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Depression: 21st Century Solutions + The Dark Side of Wheat

Abstract Title:

Increased mortality and cardiovascular morbidity associated with use of nonsteroidal anti-inflammatory drugs in chronic heart failure.

Abstract Source:

Arch Intern Med. 2009 Jan 26;169(2):141-9. PMID: 19171810

Abstract Author(s):

Gunnar H Gislason, Jeppe N Rasmussen, Steen Z Abildstrom, Tina K Schramm, Morten L Hansen, Emil L Fosbøl, Rikke Sørensen, Fredrik Folke, Pernille Buch, Niels Gadsbøll, Søren Rasmussen, Henrik E Poulsen, Lars Køber, Mette Madsen, Christian Torp-Pedersen

Article Affiliation:

Department of Cardiology, Gentofte University Hospital, Niels Andersens Vej 65, 2900 Hellerup, Denmark. gg@heart.dk

Abstract:

BACKGROUND: Accumulating evidence indicates increased cardiovascular risk associated with nonsteroidal anti-inflammatory drug (NSAID) use, in particular in patients with established cardiovascular disease. We studied the risk of death and hospitalization because of acute myocardial infarction and heart failure (HF) associated with use of NSAIDs in an unselected cohort of patients with HF. METHODS: We identified 107,092 patients surviving their first hospitalization because of HF between January 1, 1995, and December 31, 2004, and their subsequent use of NSAIDs from individual-level linkage of nationwide registries of hospitalization and drug dispensing by pharmacies in Denmark. Data analysis was performed using Cox proportional hazard models adjusted for age, sex, calendar year, comorbidity, medical treatment, and severity of disease, and propensity-based risk-stratified models and case-crossover models. RESULTS: A total of 36,354 patients (33.9%) claimed at least 1 prescription of an NSAID after discharge; 60,974 (56.9%) died, and 8970 (8.4%) and 39,984 (37.5%) were hospitalized with myocardial infarction or HF, respectively. The hazard ratio (95% confidence interval) for death was 1.70 (1.58-1.82), 1.75 (1.63-1.88), 1.31 (1.25-1.37), 2.08 (1.95-2.21), 1.22 (1.07-1.39), and 1.28 (1.21-1.35) for rofecoxib, celecoxib, ibuprofen, diclofenac, naproxen, and other NSAIDs, respectively. Furthermore, there was a dose-dependent increase in risk of death and increased risk of hospitalization because of myocardial infarction and HF. Propensity-based risk-stratified analysis and case-crossover models yielded similar results. CONCLUSIONS: NSAIDs are frequently used in patients with HF and are associated with increased risk of death and cardiovascular morbidity. Inasmuch as even commonly used NSAIDs exerted increased risk, the balance between risk and benefit requires careful consideration when any NSAID is given to patients with HF.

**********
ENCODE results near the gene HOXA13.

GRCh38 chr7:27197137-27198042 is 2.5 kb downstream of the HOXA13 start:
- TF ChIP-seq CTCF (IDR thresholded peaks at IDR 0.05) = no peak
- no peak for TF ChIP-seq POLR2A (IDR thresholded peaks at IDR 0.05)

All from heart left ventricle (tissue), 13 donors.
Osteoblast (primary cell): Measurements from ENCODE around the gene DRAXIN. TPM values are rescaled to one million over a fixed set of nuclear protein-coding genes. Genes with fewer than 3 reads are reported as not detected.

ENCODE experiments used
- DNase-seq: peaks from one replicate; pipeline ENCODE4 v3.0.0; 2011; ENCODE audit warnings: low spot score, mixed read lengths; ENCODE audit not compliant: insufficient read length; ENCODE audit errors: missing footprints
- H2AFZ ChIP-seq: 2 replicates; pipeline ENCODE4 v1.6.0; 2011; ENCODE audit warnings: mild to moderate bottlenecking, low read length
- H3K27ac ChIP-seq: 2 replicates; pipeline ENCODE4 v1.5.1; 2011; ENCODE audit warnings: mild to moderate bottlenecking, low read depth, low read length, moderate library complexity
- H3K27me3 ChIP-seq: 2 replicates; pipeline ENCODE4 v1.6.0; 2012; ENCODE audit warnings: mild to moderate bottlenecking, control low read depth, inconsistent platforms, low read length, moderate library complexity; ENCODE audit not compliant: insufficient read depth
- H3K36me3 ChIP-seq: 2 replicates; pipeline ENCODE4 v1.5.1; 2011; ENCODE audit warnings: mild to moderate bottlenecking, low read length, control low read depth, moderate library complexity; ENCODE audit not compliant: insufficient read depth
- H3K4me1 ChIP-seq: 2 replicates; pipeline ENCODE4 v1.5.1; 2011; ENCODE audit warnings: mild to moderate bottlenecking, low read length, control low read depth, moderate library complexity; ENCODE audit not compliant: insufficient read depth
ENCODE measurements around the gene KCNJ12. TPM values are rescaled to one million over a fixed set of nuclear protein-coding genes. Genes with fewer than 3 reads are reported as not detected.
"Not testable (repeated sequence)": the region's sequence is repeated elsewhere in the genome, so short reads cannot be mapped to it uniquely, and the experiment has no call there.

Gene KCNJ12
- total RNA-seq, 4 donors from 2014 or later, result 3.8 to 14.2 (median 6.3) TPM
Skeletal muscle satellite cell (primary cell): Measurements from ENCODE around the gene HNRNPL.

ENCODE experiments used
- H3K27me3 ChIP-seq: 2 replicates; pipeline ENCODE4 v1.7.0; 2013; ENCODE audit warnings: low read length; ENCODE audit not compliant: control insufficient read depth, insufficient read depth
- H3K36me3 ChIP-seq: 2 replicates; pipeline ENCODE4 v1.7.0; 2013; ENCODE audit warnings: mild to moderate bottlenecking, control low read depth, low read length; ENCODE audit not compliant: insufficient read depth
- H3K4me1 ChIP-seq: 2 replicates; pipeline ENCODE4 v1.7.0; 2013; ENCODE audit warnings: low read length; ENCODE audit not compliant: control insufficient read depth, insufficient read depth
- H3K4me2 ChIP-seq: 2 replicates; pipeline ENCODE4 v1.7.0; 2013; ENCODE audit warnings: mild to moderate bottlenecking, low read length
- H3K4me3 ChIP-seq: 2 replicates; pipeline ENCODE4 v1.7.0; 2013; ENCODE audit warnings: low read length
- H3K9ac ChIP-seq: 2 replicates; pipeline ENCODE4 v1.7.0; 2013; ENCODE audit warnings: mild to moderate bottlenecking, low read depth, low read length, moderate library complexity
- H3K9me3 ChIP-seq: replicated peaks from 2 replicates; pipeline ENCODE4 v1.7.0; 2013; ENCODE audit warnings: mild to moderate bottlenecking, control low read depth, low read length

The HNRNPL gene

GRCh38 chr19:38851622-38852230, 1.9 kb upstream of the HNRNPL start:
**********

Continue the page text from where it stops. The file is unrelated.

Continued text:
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Sayer Ji
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Depression: 21st Century Solutions + The Dark Side of Wheat

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